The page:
Juicy Marbles uses a meat grinder to make its realistic-tasting vegan filet mignon steak. | Juicy Marbles

Vegan Filet Mignon Cooks Like Premium Steak Now Available Online

Juicy Marbles' vegan filet mignon steaks are now available to taste-test.

Meatless meals just got a bit… meatier, because you can now order vegan filet mignon steaks online.

Plant-based meat brand Juicy Marbles has created its first line of vegan, whole cut steaks. The company is giving the public a chance to try the meat-free steak through its “steak-testing program.”

With a hefty price tag of nearly $150, U.S.-based customers can order the soy-based, vegan filet mignon on Juicy Marbles’ website.

In an email, Tilen Travnik, the company’s CEO and co-founder, told LIVEKINDLY that the raw, unseasoned, plant-based meat will “enable home-chefs and professionals to create a wide variety of recipes.”

“Raw plant meats will diversify the plant-based sector and bring it closer to a traditional culinary context,” he adds. “Meaning, they will enable people to continue culinary traditions and have a wholesome, diverse diet.”

“A steak is an iconic piece of meat.” | Juicy Marbles

Vegan Filet Mignon

The vegan filet mignon isn’t the first meatless steak on the market. 

Earlier this month, Israeli food technology company Aleph Farms successfully cultivated a slaughter-free ribeye steak using 3D bioprinting technology. However, the cultured meat is not technically vegan—the steak uses living animal cells.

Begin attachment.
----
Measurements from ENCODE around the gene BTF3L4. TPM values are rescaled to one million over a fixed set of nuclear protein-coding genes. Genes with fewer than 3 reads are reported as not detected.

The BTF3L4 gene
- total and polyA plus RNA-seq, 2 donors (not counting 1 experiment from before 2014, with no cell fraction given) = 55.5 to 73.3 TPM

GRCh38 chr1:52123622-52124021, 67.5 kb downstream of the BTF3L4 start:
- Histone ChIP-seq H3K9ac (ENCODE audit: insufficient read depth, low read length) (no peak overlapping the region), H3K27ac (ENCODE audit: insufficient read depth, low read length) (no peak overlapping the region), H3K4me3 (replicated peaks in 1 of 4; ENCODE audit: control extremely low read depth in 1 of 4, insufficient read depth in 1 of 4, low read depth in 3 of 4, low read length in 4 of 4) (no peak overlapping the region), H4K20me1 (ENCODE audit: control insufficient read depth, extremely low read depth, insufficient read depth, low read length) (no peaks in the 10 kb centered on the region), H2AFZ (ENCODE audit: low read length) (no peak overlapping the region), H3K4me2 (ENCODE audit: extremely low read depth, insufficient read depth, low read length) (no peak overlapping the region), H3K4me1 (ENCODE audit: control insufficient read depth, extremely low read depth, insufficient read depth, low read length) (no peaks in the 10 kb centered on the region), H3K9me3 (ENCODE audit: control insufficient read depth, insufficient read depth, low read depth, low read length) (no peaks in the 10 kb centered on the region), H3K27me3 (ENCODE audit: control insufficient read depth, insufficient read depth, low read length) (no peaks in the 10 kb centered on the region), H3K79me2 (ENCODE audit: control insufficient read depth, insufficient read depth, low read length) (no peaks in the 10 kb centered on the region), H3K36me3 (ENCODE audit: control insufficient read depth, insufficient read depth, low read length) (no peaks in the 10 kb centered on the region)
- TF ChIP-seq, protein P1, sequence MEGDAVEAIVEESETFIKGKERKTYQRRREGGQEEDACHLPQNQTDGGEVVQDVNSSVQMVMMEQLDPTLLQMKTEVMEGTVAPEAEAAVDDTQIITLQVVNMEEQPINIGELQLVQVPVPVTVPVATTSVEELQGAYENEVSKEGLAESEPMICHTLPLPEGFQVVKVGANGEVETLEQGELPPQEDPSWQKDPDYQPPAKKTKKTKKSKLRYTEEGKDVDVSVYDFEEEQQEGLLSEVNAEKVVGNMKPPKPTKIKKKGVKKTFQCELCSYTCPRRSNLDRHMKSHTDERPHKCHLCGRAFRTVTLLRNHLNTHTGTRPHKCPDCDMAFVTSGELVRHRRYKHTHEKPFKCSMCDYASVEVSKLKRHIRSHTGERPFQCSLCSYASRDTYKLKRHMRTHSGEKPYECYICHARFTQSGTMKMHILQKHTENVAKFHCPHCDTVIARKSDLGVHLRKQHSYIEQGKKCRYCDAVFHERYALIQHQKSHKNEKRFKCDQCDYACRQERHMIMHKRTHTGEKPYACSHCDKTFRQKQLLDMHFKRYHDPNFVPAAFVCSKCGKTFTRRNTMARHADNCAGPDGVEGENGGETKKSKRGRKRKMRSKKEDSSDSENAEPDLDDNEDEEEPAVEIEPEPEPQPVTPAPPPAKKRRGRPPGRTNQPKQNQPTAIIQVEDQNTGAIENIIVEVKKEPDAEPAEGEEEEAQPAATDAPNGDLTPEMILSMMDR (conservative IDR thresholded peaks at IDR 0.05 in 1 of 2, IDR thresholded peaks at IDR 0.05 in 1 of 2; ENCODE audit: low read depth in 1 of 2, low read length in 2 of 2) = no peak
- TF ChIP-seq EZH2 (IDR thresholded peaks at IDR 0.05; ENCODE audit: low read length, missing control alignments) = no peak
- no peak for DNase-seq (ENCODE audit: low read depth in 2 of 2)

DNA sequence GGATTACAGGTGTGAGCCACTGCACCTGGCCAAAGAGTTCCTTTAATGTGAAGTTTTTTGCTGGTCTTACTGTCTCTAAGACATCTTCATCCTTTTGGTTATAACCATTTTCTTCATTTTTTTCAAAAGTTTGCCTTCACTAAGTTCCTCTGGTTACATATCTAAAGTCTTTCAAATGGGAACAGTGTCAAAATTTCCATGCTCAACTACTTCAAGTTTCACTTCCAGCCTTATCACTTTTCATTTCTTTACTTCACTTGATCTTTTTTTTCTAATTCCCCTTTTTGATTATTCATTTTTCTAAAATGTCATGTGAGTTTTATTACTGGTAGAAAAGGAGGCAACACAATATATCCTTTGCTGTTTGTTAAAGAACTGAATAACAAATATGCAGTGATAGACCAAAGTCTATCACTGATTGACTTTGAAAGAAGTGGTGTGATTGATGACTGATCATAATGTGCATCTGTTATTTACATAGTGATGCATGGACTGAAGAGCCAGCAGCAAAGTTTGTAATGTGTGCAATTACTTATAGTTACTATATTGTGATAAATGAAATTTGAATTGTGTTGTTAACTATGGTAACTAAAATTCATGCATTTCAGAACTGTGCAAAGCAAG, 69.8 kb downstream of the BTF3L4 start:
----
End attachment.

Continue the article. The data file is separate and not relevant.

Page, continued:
Meati Foods, founded by food tech startup Emergy Foods, makes realistic vegan steak and chicken breast from fungi. Plant-based meat brand Vivera also offers a vegan steak.

But what sets Juicy Marbles apart from other brands is its vegan tenderloin isn’t 3D printed or made in a lab. The company uses its own meat grinder, called Meat-o-matic Reverse Grinder™ 9000. The grinder mimics the muscle texture of animal-derived beef by layering soy protein into linear fibers.

Juicy Marbles’ chief brand officer, Vladimir Mickovic, tells LIVEKINDLY that the vegan filet mignon will help fill a void for whole cuts of plant-based meat in the vegan food sector.

“Plant meats are currently associated with burgers, sausages, and chunks. There aren’t whole cuts of plant meat available. And that is a huge chunk of what meat-lovers want to eat,” Juicy Marbles’ chief brand officer, Vladimir Mickovic, tells LIVEKINDLY.

He adds: “So, having steaks available really addresses this hole. A steak is an iconic piece of meat. It’s hard to imagine a world without steaks, so a plant-based steak is a must for the market.”